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Article: May 2020: Construction Litigation Update

New Public Procurement Laws in Saudi Arabia

In the second half of 2019, the Kingdom of Saudi Arabia (KSA) introduced new public procurement legislation, the Government Tenders and Procurement Law (the GTPL). It applies to all projects, contracts or appointments issued or made by government authorities, ministries, departments, public institutions and public bodies with corporate personality from 29 November 2019. It operates alongside the Implementing Regulations (the Regulations). The GTPL replaces the 2006 procurement law and is part of a wider reform agenda in the KSA to promote economic development and investment. 

Arbitration

Of particular interest is that the GTPL allows government entities to agree to refer disputes to arbitration. Restrictions in the KSA, dating back to 1963, had prohibited government entities from having recourse to arbitration. In 2012, the KSA introduced the Arbitration Law 2012 (modelled on the widely-used UNICTRAL Model Laws), which permitted private entities to agree to resolve disputes by way of arbitration. However, it maintained the prohibition on government entities being parties to arbitrations. Whilst there were some exceptions, such as under the Mining Investment Law, these were rare.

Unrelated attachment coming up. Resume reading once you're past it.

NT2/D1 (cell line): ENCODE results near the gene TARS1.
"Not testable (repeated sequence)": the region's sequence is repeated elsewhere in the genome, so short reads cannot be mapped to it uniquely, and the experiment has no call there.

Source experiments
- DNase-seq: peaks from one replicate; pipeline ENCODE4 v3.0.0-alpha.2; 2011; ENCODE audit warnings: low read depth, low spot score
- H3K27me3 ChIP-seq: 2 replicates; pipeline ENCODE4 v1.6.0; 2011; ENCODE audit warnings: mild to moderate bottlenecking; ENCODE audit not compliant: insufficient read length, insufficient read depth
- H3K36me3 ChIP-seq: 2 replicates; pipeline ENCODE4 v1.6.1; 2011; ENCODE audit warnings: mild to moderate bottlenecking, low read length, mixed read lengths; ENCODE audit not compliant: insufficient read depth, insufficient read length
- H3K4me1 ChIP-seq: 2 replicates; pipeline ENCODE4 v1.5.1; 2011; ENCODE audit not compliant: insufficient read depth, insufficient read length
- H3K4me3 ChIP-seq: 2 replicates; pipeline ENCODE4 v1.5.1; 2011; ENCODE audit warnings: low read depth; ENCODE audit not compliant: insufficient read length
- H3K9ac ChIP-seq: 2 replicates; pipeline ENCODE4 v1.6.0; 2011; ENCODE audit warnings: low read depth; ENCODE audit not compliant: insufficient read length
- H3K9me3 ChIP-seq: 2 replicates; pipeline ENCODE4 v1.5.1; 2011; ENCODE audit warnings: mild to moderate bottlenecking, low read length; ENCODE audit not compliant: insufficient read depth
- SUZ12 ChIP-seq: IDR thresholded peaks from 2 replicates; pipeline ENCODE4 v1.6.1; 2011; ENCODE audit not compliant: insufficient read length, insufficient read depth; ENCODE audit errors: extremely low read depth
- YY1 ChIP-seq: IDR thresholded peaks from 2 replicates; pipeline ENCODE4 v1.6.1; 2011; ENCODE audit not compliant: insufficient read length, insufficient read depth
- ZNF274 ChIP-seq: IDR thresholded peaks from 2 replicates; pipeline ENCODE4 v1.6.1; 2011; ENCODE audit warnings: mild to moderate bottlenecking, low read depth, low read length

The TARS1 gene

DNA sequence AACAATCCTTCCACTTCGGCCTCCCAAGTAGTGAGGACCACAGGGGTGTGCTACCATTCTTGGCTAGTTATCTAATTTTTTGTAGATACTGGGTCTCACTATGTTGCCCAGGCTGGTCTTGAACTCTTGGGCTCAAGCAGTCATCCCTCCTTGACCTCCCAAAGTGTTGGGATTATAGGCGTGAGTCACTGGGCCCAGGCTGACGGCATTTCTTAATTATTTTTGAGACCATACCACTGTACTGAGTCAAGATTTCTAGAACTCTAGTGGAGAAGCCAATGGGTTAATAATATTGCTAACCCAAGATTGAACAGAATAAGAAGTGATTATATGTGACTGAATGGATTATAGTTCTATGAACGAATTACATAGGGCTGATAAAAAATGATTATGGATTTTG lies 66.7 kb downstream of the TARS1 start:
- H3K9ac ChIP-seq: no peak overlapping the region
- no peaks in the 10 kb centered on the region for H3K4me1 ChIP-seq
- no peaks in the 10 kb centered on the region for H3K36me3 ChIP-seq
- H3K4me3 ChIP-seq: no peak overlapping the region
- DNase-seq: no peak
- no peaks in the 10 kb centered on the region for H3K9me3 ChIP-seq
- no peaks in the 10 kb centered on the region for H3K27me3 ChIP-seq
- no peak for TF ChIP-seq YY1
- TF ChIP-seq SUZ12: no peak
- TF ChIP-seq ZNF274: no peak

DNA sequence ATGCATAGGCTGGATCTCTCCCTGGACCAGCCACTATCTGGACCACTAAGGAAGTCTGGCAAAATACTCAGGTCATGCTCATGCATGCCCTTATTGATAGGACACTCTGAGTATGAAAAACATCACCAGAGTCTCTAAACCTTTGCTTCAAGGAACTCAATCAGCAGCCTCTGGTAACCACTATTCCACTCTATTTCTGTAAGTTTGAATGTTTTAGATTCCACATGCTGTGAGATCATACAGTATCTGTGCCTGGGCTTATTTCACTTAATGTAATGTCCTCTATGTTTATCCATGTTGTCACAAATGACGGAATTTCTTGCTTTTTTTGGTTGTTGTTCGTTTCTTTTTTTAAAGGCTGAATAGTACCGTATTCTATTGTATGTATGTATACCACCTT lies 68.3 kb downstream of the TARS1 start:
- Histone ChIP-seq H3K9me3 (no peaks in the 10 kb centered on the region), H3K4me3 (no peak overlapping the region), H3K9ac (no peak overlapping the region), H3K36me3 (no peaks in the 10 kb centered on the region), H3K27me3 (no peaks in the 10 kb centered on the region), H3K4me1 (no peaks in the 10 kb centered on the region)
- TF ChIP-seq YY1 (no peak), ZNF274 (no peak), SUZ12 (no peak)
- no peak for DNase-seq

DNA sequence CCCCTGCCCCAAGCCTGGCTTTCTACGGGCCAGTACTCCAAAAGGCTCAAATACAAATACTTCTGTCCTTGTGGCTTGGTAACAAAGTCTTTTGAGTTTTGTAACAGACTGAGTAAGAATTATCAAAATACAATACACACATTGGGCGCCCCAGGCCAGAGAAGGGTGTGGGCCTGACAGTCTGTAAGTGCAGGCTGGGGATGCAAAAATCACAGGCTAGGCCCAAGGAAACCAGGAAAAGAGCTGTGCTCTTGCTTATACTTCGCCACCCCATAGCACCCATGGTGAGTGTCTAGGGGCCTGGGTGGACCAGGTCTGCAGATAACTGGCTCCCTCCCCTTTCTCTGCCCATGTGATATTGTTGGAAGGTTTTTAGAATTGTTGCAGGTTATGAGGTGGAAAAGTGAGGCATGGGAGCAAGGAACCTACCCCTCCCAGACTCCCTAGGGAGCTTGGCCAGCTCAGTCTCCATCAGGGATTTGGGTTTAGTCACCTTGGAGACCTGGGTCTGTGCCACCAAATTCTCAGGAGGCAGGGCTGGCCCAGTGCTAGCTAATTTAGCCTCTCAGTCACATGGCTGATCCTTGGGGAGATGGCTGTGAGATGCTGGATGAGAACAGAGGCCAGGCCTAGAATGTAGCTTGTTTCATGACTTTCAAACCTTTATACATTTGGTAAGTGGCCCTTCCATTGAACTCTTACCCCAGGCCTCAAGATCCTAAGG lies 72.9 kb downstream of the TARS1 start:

Article 92(2) of the GTPL now provides that government entities may agree to arbitration, subject to approval of the Minister of Finance and in accordance with the Regulations. However, Article 154(2) of the Regulations provides that the arbitration dispute must be managed by a Saudi arbitration body, and that the parties to such an arbitration must adhere to the rules operated by such a body. Alongside Royal Decree 28004 of 24 January 2019 (which will remain in effect until at least January 2024), all of the established international arbitral institutions, such as the International Chamber of Commerce and the London Court of International Arbitration, are effectively precluded from managing a dispute involving a government entity. The Regulations also provide that arbitration is limited to contracts with a value in excess of SAR 100m (approximately $26m USD). Although recourse to arbitration is still not entirely unrestricted, alongside the Arbitration Law 2012 and the establishment of the Saudi Center for Commercial Arbitration in Riyadh, the changes indicate a greater acceptance of the use of arbitration to resolve disputes in the KSA.

Other Changes

Also of particular interest are the following: